The devastation a narcissist can leave in their wake can be awful. As someone who has rebuilt their life after a toxic relationship with a narcissist I can say that life can be happy, meaningful and beautiful again, however unlikely that may seem when you first make the split.
Below are my top tips in order of priority for recovering from a toxic relationship with a narcissist, please do let me know if you have any tips of your own to add.
- Narcissists can work to isolate you from friends and family to gain more control over you. Take time to nurture relationships with friends and family to strengthen your support network and explain to them why you maybe haven’t seen them much during your last relationship.
- Most narcissists lack boundaries and often they may expect to dictate how you spend your free time (which they usually say has to be with them). One of the first steps towards healing should therefore be to learn assertiveness so as to protect you from similar hurt in future. Please read ‘How to free yourself and assert your rights’ which looks at how to protect your own personal rights that you were born with. Please also read ‘Assertiveness: A Journey Worth Taking’ to discover how to create healthy boundaries in your future relationships.
Being in a relationship with a narcissist can be very damaging, whether they be a friend, partner, co-worker or boss. Here are my top tips for disengaging from their very often cruel games.
- If working with a narcissist always write emails copying others in so the credit for your work remains yours.
- Focus on the good areas of your life outside of the relationship and distract yourself from the relationship as much as possible.
- Do not take their aggressive bait – ever. Remember being in conflict with a narcissist makes them feel powerful and feeds into their ego.
- Try to remember most abusive comments from a narcissist are projections of the parts of themselves they can’t accept because they find it too threatening to their sense of self.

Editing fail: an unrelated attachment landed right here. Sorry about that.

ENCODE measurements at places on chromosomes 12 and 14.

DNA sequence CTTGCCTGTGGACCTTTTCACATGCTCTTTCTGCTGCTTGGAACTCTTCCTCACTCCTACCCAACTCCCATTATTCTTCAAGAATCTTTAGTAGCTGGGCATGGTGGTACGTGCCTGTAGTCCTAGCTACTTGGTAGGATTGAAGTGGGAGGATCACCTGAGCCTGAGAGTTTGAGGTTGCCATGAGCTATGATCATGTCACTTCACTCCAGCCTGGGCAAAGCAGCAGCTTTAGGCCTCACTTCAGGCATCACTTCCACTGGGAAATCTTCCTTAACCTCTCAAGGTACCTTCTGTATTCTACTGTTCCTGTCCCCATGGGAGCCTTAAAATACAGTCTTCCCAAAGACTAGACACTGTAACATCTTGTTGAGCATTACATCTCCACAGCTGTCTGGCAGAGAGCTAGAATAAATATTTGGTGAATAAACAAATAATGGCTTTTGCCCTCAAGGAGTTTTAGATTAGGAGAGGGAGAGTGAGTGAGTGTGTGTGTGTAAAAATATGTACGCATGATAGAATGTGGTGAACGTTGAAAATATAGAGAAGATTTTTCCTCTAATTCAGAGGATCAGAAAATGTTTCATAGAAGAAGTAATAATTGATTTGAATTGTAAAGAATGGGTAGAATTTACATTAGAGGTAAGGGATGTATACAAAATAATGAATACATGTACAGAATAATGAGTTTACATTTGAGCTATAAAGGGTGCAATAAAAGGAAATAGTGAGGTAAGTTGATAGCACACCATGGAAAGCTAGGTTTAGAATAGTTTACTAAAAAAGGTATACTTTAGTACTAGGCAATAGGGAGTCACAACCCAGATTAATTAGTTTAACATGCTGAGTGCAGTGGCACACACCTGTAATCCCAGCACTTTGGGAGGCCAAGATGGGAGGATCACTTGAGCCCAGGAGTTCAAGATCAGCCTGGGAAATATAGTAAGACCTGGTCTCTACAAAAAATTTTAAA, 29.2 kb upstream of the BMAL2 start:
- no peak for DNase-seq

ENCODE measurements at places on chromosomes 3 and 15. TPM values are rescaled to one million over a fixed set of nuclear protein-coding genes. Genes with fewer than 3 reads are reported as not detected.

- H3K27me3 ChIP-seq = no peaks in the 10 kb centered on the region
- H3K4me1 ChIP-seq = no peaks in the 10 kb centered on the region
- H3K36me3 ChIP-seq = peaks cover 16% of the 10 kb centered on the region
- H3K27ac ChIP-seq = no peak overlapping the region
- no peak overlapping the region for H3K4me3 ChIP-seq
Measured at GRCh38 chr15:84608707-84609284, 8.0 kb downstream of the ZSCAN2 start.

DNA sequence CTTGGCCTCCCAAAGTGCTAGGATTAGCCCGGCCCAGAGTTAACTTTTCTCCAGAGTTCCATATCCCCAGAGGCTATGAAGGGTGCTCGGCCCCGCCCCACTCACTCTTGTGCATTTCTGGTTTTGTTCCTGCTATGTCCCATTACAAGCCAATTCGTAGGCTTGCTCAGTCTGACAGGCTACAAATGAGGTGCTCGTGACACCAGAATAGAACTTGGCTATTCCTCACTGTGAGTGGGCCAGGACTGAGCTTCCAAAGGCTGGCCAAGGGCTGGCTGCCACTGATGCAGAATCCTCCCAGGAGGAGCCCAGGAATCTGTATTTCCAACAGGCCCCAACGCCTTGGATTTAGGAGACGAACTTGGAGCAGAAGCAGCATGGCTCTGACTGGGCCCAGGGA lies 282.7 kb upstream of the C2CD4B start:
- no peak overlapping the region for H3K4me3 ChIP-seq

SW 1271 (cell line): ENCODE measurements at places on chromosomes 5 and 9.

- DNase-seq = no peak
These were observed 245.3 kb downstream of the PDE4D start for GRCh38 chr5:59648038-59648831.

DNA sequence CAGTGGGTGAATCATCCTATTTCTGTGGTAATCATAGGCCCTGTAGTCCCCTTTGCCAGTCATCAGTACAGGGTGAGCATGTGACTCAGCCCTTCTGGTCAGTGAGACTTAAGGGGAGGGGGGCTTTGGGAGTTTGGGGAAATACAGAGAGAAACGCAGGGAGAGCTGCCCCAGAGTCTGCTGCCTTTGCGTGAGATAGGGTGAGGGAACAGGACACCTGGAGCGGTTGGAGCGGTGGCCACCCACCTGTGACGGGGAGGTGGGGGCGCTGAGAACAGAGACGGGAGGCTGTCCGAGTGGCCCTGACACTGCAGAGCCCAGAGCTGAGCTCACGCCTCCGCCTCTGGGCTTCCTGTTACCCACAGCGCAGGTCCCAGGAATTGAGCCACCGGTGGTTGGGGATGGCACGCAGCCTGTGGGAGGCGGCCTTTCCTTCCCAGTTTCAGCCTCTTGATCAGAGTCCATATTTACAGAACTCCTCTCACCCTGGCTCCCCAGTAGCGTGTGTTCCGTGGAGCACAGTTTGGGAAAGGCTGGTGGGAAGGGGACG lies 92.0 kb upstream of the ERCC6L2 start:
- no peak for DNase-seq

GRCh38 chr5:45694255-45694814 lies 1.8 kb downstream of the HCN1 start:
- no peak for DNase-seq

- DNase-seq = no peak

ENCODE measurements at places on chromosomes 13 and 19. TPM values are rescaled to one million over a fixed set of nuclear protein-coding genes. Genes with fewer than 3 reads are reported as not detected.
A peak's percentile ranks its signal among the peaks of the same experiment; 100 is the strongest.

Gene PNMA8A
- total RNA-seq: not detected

- Create healthy boundaries and don’t accept them violating them – if they have a tantrum, let them.
With films like Psycho and Gone Girl being ever popular the fascination in the public and on the media with psychopaths, sociopaths and narcissists is at an all time high. What many find confusing is just what distinguishes a psychopath from a sociopath from a clinical narcissist. Whilst these conditions all have much in common there are certain differences.
See below for the definition of each one if you too have ever pondered the question what is the difference between a narcissist, psychopath and sociopath.
Coverage of narcissism has exploded in the media over the past several years but in truth it has always existed, so is narcissism really becoming an epidemic or are we just more aware of it?
In the eighties there was a huge drive to instil self-esteem in children, but rather than instilling self-esteem and teaching children that they have an inherent worth what has been suggested is that entitlement was taught to the new generation. For example ‘you deserve it’, and a ‘you can have anything you set your eyes on’ attitude. In addition the media has simultaneously promoted a ‘you can have anything’ mentality that has resonated with recent generations.